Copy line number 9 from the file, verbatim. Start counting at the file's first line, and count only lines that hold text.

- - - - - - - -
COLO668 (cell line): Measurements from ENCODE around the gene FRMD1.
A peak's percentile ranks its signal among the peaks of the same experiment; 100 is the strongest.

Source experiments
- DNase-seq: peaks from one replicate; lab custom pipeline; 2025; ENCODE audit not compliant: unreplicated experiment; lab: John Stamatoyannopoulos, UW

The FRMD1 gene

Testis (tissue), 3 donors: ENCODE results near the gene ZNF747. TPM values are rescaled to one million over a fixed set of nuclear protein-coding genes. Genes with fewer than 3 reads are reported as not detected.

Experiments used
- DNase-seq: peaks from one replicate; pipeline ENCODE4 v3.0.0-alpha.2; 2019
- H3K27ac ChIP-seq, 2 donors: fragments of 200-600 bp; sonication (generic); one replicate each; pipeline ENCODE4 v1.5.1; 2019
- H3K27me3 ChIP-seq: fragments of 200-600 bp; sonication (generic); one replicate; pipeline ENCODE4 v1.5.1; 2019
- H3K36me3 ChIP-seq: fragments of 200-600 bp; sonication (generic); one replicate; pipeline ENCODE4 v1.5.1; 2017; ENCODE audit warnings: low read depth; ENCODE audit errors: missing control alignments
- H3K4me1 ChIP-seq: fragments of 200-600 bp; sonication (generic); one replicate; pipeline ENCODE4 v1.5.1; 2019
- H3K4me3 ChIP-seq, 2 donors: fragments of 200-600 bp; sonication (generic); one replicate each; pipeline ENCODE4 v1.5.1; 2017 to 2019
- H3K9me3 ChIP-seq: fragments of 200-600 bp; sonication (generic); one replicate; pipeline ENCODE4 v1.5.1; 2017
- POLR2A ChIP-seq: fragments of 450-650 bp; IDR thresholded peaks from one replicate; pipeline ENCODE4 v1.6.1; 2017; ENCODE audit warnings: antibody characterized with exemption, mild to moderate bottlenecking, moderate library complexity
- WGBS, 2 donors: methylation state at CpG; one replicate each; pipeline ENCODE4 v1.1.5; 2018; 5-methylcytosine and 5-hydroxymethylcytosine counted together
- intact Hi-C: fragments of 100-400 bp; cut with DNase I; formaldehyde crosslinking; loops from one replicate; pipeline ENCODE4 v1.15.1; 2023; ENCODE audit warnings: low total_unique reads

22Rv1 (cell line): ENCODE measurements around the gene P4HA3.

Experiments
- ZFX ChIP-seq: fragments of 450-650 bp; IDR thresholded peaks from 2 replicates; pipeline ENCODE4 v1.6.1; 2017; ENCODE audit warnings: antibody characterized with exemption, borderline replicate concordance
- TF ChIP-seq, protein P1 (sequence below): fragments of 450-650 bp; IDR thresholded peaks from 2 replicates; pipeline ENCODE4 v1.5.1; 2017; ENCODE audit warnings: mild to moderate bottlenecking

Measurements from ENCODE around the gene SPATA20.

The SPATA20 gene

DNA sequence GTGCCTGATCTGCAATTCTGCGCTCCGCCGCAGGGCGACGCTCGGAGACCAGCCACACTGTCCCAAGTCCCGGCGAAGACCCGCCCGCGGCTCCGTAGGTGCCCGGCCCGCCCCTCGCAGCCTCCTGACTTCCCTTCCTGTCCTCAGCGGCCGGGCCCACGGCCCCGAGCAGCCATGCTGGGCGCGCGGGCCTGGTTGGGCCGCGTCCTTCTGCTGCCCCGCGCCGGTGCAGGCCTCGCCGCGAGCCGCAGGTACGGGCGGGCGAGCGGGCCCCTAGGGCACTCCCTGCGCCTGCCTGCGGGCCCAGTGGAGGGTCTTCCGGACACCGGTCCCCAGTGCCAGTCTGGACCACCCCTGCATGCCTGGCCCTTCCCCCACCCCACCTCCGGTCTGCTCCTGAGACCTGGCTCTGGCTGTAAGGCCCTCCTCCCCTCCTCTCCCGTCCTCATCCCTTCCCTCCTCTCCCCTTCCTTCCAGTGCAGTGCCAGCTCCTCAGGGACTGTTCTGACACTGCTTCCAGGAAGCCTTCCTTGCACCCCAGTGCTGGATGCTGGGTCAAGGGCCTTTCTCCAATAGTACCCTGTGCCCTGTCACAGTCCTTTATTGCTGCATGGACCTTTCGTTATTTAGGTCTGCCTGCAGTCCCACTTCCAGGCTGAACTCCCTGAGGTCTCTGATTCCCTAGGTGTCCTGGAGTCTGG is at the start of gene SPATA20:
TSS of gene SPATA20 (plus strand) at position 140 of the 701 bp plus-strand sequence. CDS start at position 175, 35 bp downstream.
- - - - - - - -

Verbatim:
- H3K27ac ChIP-seq, 2 donors: fragments of 200-600 bp; sonication (generic); one replicate each; pipeline ENCODE4 v1.5.1; 2019